Value of a Company – Ten Things That Boost It.

business valuation

Do you ever wonder what makes your competitor's company price out at a higher value than your company – even though their business model is exactly the same?


This situation is nowhere more evident than it is when it's time to sell. You want to make your exit as valuable as possible, but what really drives value? And, perhaps more importantly, what tanks it?


Value of a company – Ten things that have a direct effect on it:

1. Second-Tier

If your business is wholly dependent on you, no matter how brilliant you are, it loses value. Having a reliable second-tier is essential for maximum return. For smaller companies, second-tier management might not be a viable option, but if you do plan to sell, consider scaling up to a level that will support this approach. If you are the business, it's unlikely that you'll be able to find a buyer.


2. Repeat Business

Long-term contracts and recurring revenue streams are the lifeblood of any business – as long as those contracts are profitable. Contracts and recurring charges show that your customers need you, have faith in what you offer, and are committed to a long-term relationship.


3. A Diverse Customer Base

Putting all your eggs in one basket is never a good idea. If most of your business centers on one organization, it can all disappear very quickly if anything changes.


While it's tempting to sit back and enjoy how easy it is to deal with less paperwork, fewer , and so on, don't concentrate all your efforts there. It's not right for you now, and it won't do anything for your business valuation. Think of it this way – if the contracts with your best customer suddenly become less profitable, you'll be left holding the bag. Buyers recognize this; so, even if your margins are good overall, your value dwindles.


A good rule of thumb for business valuation is that no one customer should represent more than ten percent of your total revenue.


4. A Unique Product or Service

The more similar you are to your competitors, the bigger an uphill battle you'll have in terms of proving value. The more diluted you are in your niche, the bigger the challenge. You need a unique selling point (USP) to give you a competitive advantage.


Setting yourself apart, even in an over-saturated industry, requires some determination. One of the ways that can elevate your value in this situation is to optimize the . Make it about how you do things rather than what you do.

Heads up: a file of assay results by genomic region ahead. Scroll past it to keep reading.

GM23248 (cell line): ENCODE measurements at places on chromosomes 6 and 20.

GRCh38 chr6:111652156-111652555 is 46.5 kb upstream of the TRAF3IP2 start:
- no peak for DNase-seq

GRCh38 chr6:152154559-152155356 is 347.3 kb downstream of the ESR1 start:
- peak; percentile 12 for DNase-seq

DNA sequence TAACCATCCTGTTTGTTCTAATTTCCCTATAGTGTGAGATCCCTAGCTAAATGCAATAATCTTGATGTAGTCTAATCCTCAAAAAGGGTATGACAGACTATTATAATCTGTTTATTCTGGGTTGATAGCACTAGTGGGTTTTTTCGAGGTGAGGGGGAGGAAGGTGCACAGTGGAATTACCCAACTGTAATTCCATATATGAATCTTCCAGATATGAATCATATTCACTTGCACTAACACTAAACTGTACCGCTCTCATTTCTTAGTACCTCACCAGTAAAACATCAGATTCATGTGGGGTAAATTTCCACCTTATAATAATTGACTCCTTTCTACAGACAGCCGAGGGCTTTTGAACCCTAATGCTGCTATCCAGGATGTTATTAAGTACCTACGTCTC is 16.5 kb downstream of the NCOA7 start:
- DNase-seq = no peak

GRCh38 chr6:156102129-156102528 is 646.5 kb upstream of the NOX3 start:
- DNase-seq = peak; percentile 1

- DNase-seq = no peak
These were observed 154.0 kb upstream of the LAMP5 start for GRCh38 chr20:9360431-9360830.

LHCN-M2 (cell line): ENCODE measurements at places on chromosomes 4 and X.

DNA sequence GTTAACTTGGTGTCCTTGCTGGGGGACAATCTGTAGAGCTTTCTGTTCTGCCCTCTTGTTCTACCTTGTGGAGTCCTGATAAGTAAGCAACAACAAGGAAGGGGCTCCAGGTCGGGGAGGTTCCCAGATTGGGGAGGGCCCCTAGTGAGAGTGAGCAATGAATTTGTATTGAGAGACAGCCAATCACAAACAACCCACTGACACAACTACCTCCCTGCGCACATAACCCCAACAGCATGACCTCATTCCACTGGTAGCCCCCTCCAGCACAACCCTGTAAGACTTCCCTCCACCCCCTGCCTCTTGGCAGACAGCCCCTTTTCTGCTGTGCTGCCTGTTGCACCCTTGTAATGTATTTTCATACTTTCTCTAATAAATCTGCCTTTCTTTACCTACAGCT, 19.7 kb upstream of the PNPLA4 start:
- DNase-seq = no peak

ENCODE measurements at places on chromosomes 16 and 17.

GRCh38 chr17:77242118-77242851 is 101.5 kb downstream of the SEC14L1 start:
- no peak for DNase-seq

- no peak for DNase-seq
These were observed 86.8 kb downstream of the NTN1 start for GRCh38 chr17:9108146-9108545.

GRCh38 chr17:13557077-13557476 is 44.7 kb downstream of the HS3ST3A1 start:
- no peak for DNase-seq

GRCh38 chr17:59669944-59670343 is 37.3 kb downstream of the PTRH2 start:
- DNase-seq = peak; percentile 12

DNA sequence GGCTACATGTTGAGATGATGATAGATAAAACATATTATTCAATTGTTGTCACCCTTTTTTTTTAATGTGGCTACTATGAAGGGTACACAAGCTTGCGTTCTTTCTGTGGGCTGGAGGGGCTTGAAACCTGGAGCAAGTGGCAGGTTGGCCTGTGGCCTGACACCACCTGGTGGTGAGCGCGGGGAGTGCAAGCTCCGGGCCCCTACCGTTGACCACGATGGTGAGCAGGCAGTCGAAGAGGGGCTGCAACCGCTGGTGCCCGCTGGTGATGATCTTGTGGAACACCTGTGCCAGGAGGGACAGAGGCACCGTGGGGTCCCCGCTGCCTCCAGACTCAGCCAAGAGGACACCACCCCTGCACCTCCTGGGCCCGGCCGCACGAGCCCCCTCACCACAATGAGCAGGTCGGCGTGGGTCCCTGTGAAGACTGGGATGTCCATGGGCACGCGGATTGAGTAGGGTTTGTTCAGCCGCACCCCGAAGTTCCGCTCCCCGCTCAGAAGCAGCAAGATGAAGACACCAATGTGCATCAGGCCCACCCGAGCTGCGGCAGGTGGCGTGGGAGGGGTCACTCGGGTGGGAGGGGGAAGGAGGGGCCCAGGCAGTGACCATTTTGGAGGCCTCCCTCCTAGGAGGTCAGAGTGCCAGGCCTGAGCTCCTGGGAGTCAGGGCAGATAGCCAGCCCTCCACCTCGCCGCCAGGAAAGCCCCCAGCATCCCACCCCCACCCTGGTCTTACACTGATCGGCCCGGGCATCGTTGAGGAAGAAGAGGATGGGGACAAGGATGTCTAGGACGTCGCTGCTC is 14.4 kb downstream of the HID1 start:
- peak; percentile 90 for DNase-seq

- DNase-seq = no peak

5. A Great Location

Many businesses sell strictly on the merits of their location. If it's easy for your core audience to come to you, it will bring in buyers who understand that. In other words, if your location provides value for your customers, suppliers, and vendors, that's a value in itself.


6. Reputation

Any company with a good reputation in their niche will attract attention from buyers, essentially for the same reasons it draws customers in the first place. You may have built your reputation over years or even decades in business, but even so, it takes about a minute to ruin it. Managing your reputation is essential, no matter what stage of growth your company is in.


7. Expansion Opportunities

Any buyer who is looking at your company will be attracted by growth and expansion opportunities. The more you have, the better. If you are outperforming your peers, growing fast, and turning a good profit, your business will stand out.


8. Strong Potential for Mergers or Acquisitions

If there is a trend in your industry to consolidate and conquer, you have a good chance of selling. In this situation, you will deliver top value if your books are in excellent shape, you have a stable workforce that includes second-tier management, long-term contracts, a good location, and a stellar reputation.


9. Your House Is In Order

If your books are clean, if you have no outstanding debt, if you are cash-generative, and if you manage your debtors with an iron fist, you are several steps ahead of the game. Be sure to analyze your overheads regularly so you can make adjustments as needed to protect your margins. Audited statements show potential buyers that you are on the up-and-up.


10. Your Customers Love You

Customer satisfaction goes a long way to demonstrating value to a prospective buyer. If your clientele can't get enough of you and keep coming back for more, it will show. Collecting and soliciting testimonials and good reviews will serve you well when it's time to cash out.


Encourage your happy customers to share the love on as many platforms and channels as you can manage. From Yelp to Google to Facebook, leverage everything you've got. It's all good.


Things That Lower Your Business Value

The other side of the coin—awareness of what detracts from your business value—is just as critical. Here are a few things to consider:


High Expenditures Needed to Get Current With Today's Demands

If you have not yet digitized or modernized your operations, this can be a significant barrier, especially for larger companies. While it might be overwhelming to think about the necessary changes, you'll be out of the market soon enough if you do nothing.


High Fixed Costs

If your overhead is climbing, be it your rent, labor, licensing, or cost of the commodities you need to operate, your business won't be attractive to a potential buyer. Find ways to create efficiencies and trim the fat where you can.


Single Supplier

Dealing with a single supplier is like depending on one client for the bulk of your revenue. If that supplier goes out of business, raises their prices, or decides they don't want to do business with you anymore, where does that leave you? Contracts are helpful, but they're not bullet-proof. Your business value shrinks in line with risk, and this is a big one.


Do you know the value of your business? Get an estimate of value of your business and learn how to build value in your business and find the freedom you deserve.